Shock of Diagnosis
I was happy and laid-back, living with my husband, daughters and two cats. I had been looking after my girls, but just started full-time as a family support worker when I was diagnosed. At that point, my world fell apart. I was so shocked, I didn’t even cry. Life completely changed, I couldn’t stop thinking about cancer and that I was going to die.
I carried on working throughout chemo. I was most concerned about keeping my hair. I thought, if I could keep it, everything would feel normal. So I used a cold cap, which was painful and made treatment hard, but I managed to keep most of my hair.
Struggling with Emotions
After chemo, I had a lumpectomy, which was a whirlwind of emotion – I remember crying all the way to theatre. Afterwards, I was told the surgery was unsuccessful. I was knocked back because it meant I needed a mastectomy and that was when I went off work. I was all over the place emotionally and realised I couldn’t keep carrying on as ‘normal’. I tried CBT to help with emotions and dealing with thoughts about cancer, but it didn’t help, I was waking with panic attacks.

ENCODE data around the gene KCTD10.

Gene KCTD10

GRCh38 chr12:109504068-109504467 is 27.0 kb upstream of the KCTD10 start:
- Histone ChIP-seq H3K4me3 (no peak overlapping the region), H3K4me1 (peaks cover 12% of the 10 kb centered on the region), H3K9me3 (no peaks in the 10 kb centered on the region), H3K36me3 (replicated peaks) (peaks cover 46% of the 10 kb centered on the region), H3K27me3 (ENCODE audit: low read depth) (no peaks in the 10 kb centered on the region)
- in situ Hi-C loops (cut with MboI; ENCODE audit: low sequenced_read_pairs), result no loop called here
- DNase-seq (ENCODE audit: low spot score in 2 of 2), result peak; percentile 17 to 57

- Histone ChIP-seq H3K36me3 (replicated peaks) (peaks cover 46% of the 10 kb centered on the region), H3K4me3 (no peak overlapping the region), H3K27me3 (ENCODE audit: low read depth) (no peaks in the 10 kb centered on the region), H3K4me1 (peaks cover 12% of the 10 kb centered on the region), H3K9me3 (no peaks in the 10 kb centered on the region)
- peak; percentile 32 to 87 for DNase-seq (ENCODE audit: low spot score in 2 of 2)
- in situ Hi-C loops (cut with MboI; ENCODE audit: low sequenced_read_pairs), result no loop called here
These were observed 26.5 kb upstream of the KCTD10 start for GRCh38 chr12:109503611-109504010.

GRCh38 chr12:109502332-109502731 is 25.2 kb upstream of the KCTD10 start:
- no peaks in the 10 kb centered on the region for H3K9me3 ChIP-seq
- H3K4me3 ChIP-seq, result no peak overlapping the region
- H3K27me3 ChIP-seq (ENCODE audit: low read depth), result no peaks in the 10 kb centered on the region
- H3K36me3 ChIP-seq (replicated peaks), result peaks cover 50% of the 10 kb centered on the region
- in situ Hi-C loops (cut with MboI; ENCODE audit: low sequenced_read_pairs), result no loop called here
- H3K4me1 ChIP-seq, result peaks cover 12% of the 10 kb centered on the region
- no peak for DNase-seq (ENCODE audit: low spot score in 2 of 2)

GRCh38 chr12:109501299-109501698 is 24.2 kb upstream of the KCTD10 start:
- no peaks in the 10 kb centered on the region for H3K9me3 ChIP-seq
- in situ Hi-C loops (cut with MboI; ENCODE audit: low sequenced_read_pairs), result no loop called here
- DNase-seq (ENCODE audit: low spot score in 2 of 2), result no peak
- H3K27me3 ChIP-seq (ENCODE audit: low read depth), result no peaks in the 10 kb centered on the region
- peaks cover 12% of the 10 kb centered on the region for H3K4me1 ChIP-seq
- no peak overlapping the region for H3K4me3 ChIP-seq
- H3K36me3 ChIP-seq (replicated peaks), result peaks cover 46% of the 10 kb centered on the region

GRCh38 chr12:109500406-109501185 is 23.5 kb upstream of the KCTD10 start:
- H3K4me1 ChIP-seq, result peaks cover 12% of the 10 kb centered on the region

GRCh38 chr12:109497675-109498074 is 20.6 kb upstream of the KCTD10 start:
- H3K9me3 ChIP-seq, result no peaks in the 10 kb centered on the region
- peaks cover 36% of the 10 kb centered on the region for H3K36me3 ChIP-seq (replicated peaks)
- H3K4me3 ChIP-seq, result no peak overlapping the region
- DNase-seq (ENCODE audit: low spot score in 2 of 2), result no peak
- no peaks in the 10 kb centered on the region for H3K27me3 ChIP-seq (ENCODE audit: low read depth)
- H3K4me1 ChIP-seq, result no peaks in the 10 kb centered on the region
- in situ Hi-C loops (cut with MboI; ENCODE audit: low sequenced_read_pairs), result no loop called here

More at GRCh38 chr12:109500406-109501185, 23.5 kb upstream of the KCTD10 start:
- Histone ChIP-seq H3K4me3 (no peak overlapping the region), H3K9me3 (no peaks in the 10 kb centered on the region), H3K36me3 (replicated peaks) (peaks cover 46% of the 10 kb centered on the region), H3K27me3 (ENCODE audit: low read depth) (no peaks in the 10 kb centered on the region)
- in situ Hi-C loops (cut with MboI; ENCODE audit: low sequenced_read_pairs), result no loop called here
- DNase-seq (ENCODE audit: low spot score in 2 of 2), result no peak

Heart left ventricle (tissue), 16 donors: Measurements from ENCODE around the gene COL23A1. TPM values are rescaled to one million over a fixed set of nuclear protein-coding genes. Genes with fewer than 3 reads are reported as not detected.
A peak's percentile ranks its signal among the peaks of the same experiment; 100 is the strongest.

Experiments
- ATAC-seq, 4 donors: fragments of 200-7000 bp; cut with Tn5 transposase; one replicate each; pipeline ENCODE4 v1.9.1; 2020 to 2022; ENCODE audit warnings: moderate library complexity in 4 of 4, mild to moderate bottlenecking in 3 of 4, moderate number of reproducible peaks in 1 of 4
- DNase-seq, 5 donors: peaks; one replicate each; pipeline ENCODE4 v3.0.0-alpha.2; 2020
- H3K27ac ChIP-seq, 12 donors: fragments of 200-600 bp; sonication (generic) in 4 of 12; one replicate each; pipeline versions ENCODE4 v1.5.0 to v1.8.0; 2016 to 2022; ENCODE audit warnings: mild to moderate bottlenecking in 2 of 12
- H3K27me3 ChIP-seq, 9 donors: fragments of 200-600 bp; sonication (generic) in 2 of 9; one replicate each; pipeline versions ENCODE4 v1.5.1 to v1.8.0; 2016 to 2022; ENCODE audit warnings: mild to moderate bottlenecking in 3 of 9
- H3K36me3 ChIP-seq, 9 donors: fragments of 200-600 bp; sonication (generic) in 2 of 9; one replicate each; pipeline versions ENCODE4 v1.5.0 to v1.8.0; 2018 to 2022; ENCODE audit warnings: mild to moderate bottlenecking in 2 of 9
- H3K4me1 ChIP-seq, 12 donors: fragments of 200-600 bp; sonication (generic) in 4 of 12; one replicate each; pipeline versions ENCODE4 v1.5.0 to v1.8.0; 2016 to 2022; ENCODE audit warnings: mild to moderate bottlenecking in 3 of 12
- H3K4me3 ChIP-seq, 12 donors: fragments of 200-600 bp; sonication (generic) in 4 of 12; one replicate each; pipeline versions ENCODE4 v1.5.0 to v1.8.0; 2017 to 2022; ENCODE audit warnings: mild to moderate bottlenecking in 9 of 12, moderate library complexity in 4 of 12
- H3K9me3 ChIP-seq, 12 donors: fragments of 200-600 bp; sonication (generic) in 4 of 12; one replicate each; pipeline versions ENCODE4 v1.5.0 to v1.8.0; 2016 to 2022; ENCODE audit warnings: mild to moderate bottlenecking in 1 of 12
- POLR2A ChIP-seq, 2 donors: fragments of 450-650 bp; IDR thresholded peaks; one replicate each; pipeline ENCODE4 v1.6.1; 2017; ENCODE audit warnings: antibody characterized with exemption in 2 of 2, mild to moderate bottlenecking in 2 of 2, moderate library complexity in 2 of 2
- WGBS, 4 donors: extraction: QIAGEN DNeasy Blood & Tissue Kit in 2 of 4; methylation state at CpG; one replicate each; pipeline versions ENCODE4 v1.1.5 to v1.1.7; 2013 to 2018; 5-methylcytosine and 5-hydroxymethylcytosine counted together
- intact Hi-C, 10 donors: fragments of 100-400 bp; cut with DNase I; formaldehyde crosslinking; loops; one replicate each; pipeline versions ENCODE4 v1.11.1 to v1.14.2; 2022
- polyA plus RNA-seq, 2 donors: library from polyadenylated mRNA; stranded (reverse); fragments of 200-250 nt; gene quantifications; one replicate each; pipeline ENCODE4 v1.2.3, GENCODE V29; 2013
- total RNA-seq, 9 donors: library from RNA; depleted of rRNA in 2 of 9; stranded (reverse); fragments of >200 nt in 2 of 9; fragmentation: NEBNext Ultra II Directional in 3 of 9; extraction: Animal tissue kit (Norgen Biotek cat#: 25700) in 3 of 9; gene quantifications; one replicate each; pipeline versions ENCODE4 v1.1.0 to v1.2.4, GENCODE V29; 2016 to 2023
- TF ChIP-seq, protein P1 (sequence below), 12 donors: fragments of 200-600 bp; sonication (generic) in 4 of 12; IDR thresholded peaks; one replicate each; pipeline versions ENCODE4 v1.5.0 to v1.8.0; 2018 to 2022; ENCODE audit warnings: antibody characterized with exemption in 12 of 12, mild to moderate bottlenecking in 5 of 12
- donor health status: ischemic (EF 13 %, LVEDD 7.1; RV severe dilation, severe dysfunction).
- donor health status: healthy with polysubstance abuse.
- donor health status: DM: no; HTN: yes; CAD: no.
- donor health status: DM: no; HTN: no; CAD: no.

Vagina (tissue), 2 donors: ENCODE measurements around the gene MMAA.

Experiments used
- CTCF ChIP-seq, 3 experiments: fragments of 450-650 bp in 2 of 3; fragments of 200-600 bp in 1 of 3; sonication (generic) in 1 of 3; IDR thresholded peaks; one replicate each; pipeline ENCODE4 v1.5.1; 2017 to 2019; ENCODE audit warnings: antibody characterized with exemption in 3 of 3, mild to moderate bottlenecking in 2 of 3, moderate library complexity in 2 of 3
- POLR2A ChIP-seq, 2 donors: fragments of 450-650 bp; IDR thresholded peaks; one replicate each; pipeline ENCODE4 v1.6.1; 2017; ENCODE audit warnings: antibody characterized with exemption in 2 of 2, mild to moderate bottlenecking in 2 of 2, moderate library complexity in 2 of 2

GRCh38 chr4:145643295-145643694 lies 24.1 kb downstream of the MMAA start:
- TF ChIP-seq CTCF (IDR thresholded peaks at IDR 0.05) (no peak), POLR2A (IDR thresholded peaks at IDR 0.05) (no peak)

After surgery and radiotherapy, life sort of went back to normal. I went back to work, did a 10km run and signed up to a half marathon, but inside I was knocked about something rotten, I feared it would come back.
That first year was the hardest. I kept checking myself again and again, as well as had further tests and scans, it was a massive roller coaster emotionally.